Background: Recent studies have identified postprandial glycemic excursions as risk factors for diabetes complications. This study aimed to compare the effects of nateglinide and acarbose treatments on postprandial glycemic excursions in Chinese subjects with type 2 diabetes.
Subjects and methods: This was a multicenter, open-label, randomized, active-controlled, parallel-group study. One hundred three antihyperglycemic agent-naive subjects with type 2 diabetes (hemoglobin A1c range, 6.5-9.0%) were prospectively recruited from four hospitals in China. The intervention was nateglinide (120 mg three times a day) or acarbose (50 mg three times a day) therapy for 2 weeks. A continuous glucose monitoring system was used to calculate the incremental area under the curve of postprandial blood glucose (AUCpp), the incremental glucose peak (IGP), mean amplitude of glycemic excursions, SD of blood glucose, the mean of daily differences, and 24-h mean blood glucose (MBG). Subjects' serum glycated albumin and the plasma insulin levels were also analyzed.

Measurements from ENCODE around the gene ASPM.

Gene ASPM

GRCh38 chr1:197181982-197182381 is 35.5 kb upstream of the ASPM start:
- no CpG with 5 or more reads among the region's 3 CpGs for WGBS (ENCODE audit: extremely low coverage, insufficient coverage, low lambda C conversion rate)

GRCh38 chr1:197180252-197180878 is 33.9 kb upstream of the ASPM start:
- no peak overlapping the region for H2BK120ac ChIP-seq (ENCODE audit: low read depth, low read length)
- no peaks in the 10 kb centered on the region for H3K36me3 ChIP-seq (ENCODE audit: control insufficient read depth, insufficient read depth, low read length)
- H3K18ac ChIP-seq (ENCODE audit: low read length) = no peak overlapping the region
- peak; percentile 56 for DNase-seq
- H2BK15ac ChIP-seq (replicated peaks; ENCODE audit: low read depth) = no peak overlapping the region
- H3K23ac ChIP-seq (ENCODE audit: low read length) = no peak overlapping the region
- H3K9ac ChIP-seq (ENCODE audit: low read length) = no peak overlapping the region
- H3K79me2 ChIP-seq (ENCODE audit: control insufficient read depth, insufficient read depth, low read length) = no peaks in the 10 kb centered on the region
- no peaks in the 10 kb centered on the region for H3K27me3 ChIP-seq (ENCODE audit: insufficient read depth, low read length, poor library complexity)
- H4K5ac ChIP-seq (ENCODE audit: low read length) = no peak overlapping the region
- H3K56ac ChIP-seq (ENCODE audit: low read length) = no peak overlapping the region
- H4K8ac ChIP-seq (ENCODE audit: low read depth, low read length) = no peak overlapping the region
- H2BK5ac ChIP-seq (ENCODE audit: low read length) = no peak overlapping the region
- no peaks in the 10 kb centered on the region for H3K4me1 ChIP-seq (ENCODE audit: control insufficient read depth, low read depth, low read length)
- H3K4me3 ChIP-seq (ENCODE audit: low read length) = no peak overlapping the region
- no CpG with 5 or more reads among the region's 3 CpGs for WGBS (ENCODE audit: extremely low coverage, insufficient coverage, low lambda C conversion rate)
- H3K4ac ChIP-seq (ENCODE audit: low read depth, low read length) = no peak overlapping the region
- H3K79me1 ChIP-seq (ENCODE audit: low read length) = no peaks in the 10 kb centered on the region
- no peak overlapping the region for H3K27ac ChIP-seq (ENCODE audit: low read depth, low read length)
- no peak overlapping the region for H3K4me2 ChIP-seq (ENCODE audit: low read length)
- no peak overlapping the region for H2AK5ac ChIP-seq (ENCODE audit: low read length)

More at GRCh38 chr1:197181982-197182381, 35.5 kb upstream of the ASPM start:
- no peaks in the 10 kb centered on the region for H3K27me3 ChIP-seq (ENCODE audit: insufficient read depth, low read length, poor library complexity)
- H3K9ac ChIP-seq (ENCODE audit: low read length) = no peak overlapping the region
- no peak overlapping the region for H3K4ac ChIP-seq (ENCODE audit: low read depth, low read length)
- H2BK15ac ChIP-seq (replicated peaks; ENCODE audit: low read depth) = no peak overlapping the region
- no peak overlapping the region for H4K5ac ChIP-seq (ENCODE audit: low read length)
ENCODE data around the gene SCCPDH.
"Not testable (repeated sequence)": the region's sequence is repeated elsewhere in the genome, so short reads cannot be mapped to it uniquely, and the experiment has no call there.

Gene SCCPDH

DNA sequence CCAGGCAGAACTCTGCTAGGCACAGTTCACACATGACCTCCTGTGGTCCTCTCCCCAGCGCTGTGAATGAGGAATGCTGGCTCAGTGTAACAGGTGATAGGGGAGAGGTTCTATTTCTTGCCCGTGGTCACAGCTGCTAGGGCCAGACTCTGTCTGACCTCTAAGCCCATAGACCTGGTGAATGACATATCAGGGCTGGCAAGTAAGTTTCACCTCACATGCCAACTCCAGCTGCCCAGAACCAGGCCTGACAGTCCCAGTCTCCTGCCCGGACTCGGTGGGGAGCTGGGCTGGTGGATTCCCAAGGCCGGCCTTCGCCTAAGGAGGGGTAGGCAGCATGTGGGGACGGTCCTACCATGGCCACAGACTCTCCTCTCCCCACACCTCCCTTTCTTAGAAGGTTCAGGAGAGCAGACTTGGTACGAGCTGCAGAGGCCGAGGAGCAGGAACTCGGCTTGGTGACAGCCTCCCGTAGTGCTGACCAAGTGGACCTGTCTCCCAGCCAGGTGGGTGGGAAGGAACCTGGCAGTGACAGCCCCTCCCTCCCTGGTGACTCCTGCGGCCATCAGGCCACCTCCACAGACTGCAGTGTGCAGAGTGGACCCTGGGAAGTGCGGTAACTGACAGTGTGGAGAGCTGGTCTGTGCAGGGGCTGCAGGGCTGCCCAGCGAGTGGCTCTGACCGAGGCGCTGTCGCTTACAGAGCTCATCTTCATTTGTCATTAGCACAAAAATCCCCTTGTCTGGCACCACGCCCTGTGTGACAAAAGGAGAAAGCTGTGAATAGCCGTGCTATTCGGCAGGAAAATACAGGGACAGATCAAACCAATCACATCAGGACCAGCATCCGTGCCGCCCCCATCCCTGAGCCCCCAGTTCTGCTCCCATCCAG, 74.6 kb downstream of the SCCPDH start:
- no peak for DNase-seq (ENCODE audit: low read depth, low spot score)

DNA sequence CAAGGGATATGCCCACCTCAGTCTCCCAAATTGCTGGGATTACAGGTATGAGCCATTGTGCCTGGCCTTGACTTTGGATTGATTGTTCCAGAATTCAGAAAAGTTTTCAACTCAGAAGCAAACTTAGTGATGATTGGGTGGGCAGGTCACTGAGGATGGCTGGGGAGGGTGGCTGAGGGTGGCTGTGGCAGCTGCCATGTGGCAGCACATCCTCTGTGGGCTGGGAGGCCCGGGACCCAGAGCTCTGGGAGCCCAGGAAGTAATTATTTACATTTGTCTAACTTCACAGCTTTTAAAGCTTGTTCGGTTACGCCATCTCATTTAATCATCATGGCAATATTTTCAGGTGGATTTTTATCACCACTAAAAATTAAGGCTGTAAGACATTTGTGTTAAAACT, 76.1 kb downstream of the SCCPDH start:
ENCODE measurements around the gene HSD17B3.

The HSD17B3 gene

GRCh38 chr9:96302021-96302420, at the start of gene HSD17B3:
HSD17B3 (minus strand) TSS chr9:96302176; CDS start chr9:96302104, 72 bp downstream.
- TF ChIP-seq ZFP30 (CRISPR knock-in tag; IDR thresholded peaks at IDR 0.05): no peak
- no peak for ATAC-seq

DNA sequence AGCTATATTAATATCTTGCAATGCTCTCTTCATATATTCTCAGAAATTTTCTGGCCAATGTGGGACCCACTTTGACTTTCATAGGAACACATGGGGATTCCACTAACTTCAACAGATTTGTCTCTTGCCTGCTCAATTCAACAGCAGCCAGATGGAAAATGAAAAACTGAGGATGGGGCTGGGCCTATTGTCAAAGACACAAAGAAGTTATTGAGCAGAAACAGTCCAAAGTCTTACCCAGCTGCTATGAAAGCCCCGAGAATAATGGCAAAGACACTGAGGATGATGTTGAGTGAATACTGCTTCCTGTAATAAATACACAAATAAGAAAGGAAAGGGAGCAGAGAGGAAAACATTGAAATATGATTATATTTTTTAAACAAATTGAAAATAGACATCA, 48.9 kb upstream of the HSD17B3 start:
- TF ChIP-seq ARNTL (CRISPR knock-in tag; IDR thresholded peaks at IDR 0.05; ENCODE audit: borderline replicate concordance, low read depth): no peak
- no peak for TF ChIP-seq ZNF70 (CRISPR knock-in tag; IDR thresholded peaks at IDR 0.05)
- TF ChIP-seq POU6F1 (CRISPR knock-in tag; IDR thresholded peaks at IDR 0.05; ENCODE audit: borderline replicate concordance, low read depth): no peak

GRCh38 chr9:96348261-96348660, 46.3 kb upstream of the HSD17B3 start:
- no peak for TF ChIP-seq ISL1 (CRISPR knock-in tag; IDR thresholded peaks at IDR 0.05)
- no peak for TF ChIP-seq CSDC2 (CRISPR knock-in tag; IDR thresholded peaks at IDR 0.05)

Results: Both agents caused significant reductions on AUCpp and IGP. Similarly, both treatment groups showed significant improvements in the intra- and interday glycemic excursions, as well as the 24-h MBG and serum glycated albumin compared with baseline (P<0.001). However, neither of the agents produced a significantly better effect (P>0.05). Moreover, the nateglinide-treated group had significantly increased insulin levels at 30 min and at 120 min after a standard meal compared with baseline, whereas the acarbose-treated group decreased. No serious adverse events occurred in either group. The rates of hypoglycemic episodes were comparable in the two groups, and no severe hypoglycemic episode occurred in either group.
Conclusions: Nateglinide and acarbose were comparably effective in reducing postprandial glycemic excursions in antihyperglycemic agent-naive Chinese patients with type 2 diabetes, possibly through different pathophysiological mechanisms.
Trial registration: ClinicalTrials.gov NCT01030952.